Even when the Magic played with some energy and played solid defense, the shots would not fall. It was nearly another record-breaking game.
If there was ever a point that the Magic would hit rock bottom, this has to be it. Orlando is not likely to get worse despite a decent (decent, not great, not even that good) effort Monday night in Philadelphia. The Magic were game. But this "malaise" as David Steele put it will not go away. And as the shots refuse to fall, attention and focus fades fast.
As this six-games-in-eight-days stretch ends with Orlando going 1-5, we have learned this team is flawed -- fatally flawed. The good vibes from defeating an aging Lakers team, going out West and sweeping a few decent teams and gutting out wins against mediocre Eastern Conference competition are all gone. In the past week, we may have learned who this team was.
This is a team that relies on good shooting and ball movement to keep its offense floating. This is a team that goes through boom and bust cycles. The first third of the season was a boom cycle. This last week has been a major bust.
Orlando has hit rock bottom.
It was not even certain for a while that the Magic would avoid setting the record for fewest points in franchise history twice within the span of a week. Orlando called off the dogs down by 18 points and with only 49 points.
Then the team started playing much harder and throwing all caution to the wind. There was a play designed for Glen Davis to hit a three (it worked) and the Magic cut the lead to six. It was far too little and far too late. But perhaps this is where Orlando bottoms out. Perhaps Philadelphia's 74-69 win at Wells Fargo Center on Monday is when Orlando begins to turn things around.
The Magic recovered from a nine-point third quarter and rallied hard behind the hard-charging Ryan Anderson and the energetic and recklessly aggressive Von Wafer to score 27 points in the fourth quarter.
The question is whether this is where the Magic bottom out. Whether or not they have is something to determine Wednesday when the team returns home to take on Washington.
What happened tonight was a tired team (whether they want to admit it or not) playing out a game with little precision and waning energy.
Orlando seemed game to keep up with a strong Philadelphia squad. The scoring was not there. Far from it. Dwight Howard was even struggling to get baskets to go in, and he was, of course, struggling at the free throw line too.
What was more a sign of just pure fatigue is the number of layups Orlando left short. J.J. Redick got through the lane a few times and could not get a layup on the rim to fall through. Ryan Anderson had numerous opportunities at the rim through offensive rebounds or whatever. He was outmatched by Elton Brand early and kept fighting.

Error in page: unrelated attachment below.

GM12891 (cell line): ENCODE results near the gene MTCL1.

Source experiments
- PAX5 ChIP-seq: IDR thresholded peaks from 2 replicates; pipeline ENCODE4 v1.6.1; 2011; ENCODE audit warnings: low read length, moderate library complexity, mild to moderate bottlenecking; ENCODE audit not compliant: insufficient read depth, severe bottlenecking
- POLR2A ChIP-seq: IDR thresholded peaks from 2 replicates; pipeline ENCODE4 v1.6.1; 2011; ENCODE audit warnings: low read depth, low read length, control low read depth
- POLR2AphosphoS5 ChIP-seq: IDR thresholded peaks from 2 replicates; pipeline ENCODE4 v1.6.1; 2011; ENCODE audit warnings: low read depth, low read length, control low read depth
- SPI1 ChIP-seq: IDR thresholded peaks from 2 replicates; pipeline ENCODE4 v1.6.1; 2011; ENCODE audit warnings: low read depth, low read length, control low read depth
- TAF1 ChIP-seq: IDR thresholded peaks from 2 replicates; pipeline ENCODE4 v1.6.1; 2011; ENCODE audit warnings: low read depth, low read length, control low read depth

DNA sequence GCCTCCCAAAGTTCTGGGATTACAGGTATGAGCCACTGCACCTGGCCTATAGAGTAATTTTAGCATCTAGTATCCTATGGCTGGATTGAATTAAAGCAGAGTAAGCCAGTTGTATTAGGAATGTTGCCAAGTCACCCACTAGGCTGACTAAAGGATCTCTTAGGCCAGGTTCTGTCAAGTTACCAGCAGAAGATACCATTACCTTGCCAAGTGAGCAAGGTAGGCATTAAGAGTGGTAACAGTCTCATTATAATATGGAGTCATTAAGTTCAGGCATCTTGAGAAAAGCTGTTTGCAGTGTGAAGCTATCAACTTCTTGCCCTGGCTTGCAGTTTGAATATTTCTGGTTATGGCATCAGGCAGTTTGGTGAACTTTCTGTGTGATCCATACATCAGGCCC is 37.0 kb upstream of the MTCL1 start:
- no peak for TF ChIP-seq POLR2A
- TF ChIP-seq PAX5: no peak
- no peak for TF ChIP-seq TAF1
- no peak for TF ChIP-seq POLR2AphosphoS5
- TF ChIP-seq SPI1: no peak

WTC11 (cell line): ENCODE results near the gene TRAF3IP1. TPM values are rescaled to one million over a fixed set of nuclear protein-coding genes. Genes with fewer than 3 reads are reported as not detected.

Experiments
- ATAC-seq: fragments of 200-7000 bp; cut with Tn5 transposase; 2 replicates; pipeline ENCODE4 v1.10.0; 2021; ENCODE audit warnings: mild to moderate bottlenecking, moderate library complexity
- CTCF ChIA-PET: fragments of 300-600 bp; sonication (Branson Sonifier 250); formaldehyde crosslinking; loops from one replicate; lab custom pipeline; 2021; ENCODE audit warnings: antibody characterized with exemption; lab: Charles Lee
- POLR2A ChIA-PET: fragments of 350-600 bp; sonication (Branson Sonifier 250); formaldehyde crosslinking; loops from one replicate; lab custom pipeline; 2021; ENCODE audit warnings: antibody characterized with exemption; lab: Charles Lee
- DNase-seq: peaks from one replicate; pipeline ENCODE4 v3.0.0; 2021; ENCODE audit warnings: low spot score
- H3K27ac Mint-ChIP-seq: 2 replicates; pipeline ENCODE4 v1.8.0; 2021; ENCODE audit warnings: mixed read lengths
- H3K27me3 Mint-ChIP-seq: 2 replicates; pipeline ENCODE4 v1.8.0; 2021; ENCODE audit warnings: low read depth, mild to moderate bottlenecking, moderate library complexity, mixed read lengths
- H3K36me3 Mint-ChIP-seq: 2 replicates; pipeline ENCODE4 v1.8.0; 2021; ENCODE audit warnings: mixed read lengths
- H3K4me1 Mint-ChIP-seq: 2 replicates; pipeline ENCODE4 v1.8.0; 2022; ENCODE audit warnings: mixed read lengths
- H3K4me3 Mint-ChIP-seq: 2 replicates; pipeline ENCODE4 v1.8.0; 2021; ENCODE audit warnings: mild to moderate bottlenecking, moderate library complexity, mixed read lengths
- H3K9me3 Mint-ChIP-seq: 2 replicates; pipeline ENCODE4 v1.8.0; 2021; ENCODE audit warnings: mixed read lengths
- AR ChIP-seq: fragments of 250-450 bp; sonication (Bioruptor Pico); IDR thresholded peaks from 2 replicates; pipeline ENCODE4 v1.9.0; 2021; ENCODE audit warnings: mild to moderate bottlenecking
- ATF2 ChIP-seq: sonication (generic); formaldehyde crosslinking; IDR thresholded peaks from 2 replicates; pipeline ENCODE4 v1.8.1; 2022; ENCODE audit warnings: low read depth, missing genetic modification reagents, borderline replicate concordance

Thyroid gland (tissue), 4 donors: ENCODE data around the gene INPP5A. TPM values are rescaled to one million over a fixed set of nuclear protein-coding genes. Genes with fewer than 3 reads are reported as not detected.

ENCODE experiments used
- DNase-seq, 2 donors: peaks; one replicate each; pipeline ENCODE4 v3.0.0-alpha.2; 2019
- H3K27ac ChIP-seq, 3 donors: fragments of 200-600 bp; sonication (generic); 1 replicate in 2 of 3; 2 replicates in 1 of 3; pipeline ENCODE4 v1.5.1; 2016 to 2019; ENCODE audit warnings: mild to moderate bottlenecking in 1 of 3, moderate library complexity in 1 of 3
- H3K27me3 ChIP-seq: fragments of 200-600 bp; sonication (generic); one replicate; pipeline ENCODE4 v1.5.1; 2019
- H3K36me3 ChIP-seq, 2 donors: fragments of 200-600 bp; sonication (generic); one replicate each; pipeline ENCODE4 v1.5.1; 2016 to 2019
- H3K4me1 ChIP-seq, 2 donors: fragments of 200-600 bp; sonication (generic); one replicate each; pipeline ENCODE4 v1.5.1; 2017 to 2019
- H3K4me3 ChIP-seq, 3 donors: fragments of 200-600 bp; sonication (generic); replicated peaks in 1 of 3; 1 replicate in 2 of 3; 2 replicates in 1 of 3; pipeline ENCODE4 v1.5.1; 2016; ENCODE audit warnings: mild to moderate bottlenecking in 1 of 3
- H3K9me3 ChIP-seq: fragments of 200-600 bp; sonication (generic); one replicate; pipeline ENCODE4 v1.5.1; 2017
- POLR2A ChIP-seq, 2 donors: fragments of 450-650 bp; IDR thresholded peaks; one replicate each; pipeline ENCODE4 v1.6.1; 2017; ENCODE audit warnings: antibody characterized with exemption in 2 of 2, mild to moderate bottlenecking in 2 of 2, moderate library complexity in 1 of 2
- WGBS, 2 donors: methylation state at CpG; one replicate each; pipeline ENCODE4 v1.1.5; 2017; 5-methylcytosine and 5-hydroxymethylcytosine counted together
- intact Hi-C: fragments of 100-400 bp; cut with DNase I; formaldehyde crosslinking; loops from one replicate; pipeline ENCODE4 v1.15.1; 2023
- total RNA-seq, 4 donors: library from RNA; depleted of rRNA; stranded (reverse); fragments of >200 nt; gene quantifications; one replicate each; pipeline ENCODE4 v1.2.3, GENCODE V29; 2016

He deserves a lot of credit in his 14-point, career-high 20-rebound and 11-offensive rebound performance. A lot of that damage came in the frantic finish to make the score respectable and avoid infamy again.
Philadelphia struggled to score too. Orlando was more determined defensively throughout the game than it has been in a while. Maybe since the Indiana win. Maybe before.
But the 76ers were able to hit shots before the Magic could. You had Andre Iguodala draining a contested 3-pointer with the shot clock winding down. You had the 76ers able to work inside out as the Magic sucked in determined to force more mid-range jumpers. It worked for the most part.
Again though, you can see interest in team principles begin to wane as shots begin to clank off the rim. Orlando was again frigid, shooting worse than 30 percent for much of the game and 33.3 percent for the game. Orlando hit on 7 of its 22 3-point shots. The Magic struggled to get the ball moving too, finishing with 11 assists.
It was just a rough night.
And if you look for more signs of fatigue, the Magic shot worse than 50 percent from the free throw line. Howard was 5 for 13 from the line, accounting for eight of Orlando's 12 misses. Those missed free throws killed momentum and only caused to discourage more.
When the Magic continued to miss shots, the offense became more individualistic as it has become in the last week. Players were attacking without much purpose and without thoughts of passing. Dwight Howard did not go to counter moves, forcing his way through his primary moves until they worked. there just was not a lot of rhythm or flow. and everyone was guilty of it once again.
That kind of forced offense led to turnovers as Orlando was forced to chase points and try to climb back into the game. Especially after that horrid third quarter (once again).
The positive is that the team played with more energy, again, if not with precision. But, like I wrote yesterday and in the previous games, this is not a team in the business of moral victories. The fact we are looking for one is a major step backwards for this franchise. and it is clear this team is not quite "together" or on the same page right now.
There are a lot of questions and very few answers.
The only hope is that it can only get better from here.